The Top 100 Novels...or Marketing Ploys?
Next semester, if you decide to take a class featuring some of the finest novels written in the 20th century, you may find yourself selecting from a whole new breed of pricey paperbacks. Random House has just started publishing quality paperback versions of selections from its list of the 100 best novels written since the turn of the century, a list that has provoked widespread criticism, debate and, among the more media-savvy, a halfhearted shrug of the shoulders at the lengths to which some publishers will go to drum up a little business.
It's clear that Harry Evans, Random House's former top dog, doesn't go away quietly. Before the powerful editor abandoned his perch at one the largest book publishers in the country, he pulled off one of the savviest promotional stunts of his career--an idea even more inspired than his Primary Colors campaign. And to avoid direct criticism, he even had some of the most venerable names in modern literature and literary theory do his work for him.
All that Harry did was ask the board of the Modern Library, an association that oversees the publication of many renowned works of 20th century literature in attractive, hardcover volumes, to choose, from an unlimited field of candidates, the 100 best novels written in English since 1900. No big deal--especially since the board is made up of respectable thinkers and writers including Daniel J. Boorstin, A.S. Byatt, Shelby Foote, Edmund Morris, William Styron and Gore Vidal.
Immediately following the list's release, a good deal of hoopla broke out--which is, without a doubt, exactly what Random House was hoping for. Everyone from professors to journalists to people on the street had their complaints, as well as the occasional accolade. Some of the most common gripes: Two works by James Joyce in the top five? Is Ulysses really the greatest novel ever written, and has anyone ever read the whole thing? And why such a proliferation of white males? Only eight women make the list, with Edith Wharton lucky enough to score twice, for The Age of Innocence and The House of Mirth. And Toni Morrison...shut out?
This sort of nitpicking, I'm sure, pleases Evans immensely. Now that titles like The Magnificent Ambersons by Booth Tarkington are suddenly floating around the airwaves, making their way into circles of conversation and, no doubt, appearing in paperback at The Coop, Random House stands to profit. Indeed, the company plans to reissue 10 more novels from the list in the coming year. But is this dose of unabashed consumerism enough to make us want to sneer at the entire project? Not really. The truth is, Americans aren't exactly eating up literary fiction these days. If it takes a bit of corporate motivation to put these books back on our personal shelves, then so be it.
It is important, however, that we recognize when we are being targeted by an advertising campaign, and few have been looking at the Modern Library's list in this light. Random House has been successfully keeping up the illusion that the 100 best list is a real news story by encouraging groups to respond with their own revised lists. The Radcliffe Publishing course, full of young professionals about to enter the field, took on that particular task. The Radcliffe group did a laudable job, even managing to sneak Winnie the Pooh in between Heart of Darkness and Their Eyes Were Watching God. But they should be aware that in creating their own list, they are contributing to the success of the very project that they are trying to debunk.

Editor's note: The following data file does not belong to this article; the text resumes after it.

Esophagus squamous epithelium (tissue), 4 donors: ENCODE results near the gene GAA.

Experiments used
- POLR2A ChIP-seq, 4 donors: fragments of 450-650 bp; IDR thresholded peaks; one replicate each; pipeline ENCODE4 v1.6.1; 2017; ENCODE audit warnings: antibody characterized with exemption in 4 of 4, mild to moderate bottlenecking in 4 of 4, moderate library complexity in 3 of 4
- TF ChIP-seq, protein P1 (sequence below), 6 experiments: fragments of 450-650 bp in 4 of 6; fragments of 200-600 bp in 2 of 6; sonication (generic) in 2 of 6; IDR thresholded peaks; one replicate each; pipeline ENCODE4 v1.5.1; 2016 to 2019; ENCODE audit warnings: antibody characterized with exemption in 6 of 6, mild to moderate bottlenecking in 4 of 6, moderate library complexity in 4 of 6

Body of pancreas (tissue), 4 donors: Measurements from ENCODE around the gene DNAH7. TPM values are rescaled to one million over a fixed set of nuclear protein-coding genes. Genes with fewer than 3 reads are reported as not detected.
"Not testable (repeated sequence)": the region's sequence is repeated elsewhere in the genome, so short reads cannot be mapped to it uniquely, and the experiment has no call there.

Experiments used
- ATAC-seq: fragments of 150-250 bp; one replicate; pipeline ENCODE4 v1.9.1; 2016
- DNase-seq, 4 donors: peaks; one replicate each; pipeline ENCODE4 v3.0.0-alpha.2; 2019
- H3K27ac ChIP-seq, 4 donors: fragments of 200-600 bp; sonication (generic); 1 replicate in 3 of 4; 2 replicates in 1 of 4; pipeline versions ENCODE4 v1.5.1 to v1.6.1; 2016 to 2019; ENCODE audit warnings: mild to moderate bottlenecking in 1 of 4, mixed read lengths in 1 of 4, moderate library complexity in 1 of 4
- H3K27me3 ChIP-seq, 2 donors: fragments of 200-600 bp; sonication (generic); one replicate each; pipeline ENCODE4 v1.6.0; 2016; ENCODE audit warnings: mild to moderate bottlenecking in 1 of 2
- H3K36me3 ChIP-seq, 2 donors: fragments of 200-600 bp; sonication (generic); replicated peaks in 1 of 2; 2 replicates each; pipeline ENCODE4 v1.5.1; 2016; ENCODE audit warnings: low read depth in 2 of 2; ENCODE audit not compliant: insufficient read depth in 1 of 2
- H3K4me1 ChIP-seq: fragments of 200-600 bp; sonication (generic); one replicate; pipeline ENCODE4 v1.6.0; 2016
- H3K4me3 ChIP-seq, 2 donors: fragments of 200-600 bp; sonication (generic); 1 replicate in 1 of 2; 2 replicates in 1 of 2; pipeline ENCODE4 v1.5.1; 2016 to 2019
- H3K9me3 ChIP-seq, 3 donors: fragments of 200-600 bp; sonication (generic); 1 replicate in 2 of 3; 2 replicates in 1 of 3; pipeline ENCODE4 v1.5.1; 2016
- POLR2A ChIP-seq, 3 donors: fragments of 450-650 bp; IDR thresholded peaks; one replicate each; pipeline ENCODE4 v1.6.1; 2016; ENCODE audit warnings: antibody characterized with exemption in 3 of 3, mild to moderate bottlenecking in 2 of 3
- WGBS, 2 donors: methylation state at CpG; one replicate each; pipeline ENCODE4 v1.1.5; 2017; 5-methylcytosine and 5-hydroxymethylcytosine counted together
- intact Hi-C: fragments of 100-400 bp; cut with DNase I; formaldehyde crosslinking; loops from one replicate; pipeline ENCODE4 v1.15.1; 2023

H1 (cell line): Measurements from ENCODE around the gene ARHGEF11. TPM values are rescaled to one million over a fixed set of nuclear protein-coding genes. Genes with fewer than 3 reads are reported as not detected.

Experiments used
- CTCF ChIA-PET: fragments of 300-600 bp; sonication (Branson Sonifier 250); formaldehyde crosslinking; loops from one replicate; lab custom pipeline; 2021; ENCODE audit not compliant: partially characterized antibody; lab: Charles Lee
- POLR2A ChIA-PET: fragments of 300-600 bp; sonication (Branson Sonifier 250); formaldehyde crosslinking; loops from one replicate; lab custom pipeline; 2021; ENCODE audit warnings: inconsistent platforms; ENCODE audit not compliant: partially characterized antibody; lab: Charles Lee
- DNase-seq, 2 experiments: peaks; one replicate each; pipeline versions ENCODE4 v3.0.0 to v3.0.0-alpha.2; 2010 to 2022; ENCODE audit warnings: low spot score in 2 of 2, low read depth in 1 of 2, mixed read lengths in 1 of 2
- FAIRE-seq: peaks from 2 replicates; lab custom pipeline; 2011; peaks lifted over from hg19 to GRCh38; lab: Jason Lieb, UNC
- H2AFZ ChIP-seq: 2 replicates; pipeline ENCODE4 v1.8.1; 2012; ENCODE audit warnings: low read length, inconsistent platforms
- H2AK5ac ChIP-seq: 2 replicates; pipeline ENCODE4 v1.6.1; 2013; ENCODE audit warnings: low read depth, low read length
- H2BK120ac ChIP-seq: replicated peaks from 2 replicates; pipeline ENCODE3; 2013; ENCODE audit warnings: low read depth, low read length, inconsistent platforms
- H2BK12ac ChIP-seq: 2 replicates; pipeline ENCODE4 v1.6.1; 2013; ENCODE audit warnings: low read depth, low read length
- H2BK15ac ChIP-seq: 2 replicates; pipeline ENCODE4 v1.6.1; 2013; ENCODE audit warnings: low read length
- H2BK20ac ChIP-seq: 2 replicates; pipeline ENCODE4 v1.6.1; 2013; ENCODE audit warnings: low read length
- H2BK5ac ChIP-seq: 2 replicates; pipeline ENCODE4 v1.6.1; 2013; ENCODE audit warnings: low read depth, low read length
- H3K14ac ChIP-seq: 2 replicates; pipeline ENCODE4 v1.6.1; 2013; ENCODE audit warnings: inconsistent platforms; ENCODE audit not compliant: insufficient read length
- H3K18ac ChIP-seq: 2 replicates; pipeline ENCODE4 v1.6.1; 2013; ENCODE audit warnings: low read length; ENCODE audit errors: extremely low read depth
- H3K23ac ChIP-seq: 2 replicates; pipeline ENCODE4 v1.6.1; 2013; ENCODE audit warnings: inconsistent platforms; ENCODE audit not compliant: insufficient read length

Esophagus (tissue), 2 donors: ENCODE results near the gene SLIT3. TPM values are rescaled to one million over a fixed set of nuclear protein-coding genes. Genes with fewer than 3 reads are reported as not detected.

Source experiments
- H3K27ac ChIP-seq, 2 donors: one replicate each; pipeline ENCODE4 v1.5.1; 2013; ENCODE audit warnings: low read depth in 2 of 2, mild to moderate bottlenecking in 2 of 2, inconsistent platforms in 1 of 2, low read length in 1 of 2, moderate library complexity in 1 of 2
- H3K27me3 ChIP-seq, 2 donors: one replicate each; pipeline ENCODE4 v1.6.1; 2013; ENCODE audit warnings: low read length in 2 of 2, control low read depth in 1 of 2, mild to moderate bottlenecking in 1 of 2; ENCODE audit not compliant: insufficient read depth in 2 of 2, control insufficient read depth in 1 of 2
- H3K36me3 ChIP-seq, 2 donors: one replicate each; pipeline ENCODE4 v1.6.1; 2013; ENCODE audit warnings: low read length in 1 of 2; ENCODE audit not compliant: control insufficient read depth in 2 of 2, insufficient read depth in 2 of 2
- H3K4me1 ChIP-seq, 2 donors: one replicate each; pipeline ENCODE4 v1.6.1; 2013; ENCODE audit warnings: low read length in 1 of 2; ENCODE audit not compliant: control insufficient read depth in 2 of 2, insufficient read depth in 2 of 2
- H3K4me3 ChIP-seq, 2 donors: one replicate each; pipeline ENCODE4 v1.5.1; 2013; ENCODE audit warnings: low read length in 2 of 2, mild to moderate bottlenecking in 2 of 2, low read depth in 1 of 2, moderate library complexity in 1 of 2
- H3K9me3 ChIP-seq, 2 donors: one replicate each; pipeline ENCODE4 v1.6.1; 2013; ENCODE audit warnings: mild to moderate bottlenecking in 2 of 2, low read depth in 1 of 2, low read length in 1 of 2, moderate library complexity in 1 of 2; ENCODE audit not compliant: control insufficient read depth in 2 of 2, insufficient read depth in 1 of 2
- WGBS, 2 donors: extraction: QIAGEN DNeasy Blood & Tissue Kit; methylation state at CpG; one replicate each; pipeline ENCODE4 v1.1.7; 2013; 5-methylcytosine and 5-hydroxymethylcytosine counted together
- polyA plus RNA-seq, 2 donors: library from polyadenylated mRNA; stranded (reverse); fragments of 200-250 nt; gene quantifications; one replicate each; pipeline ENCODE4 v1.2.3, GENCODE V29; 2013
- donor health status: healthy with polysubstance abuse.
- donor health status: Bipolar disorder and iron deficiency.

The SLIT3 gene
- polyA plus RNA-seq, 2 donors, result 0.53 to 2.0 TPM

Most interesting, perhaps, is the "people's choice" list on the Modern Library's Web site. Random House has been allowing those who pass by its Web site to cast their own votes for the 100 best, and the results are quite bizarre. Though John Q. Internet has kept The Great Gatsby and The Sound and the Fury in the top 50, he's also added Starship Troopers and several works by Stephen King. Four works in the top ten are by Ayn Rand. Number one, Atlas Shrugged, has received many more votes than the first non-Rand entry, Battlefield Earth by L. Ron Hubbard. Clearly, this suggests not that Ayn Rand is at the forefront of America's literary tastes, but rather that a lot of Objectivists have been surfing the net.
Ultimately, Random House wins no matter what, because it can spin any reaction it gets in order to keep the novels in the spotlight and on the shelves. The company even offers certain deprecating comments on its Web site as evidence of all the controversy it has sparked. Though the New York Times says that "the streets will be littered with lists like this when the millennium comes, and when the millennium goes they will be swept into piles and forgotten," others put a more positive angle on the spats sparked by the list. Alain de Botton says, quite poetically, that "in disagreeing with the judges' choices, we define our own identities as readers. Perhaps the best lists should annoy us most." If this is true, Random House has certainly succeeded.
And it has succeeded financially too. In August, when the list first appeared, Ulysses, Brave New World, Lolita and The Great Gatsby were all among the top 10 paperback bestsellers on Amazon.com, and the new paperbacks, with their admittedly attractive covers and layout, should bring in a handsome profit. Thought I expected the list to increase the popularity of the books for a short while, I find it remarkable that the public is quite so impressionable to a media stunt. As for myself, at least I know that only I can choose the books that I like, and that Harry Evans and the Modern Library board can't tell me what to read.
On second thought, I've been meaning to pick up Ulysses for a long time now, anyway. Really, it's just a coincidence.
Erwin R. Rosinberg '00 is an English concentrator in Mather House. His column appears on alternate Wednesdays.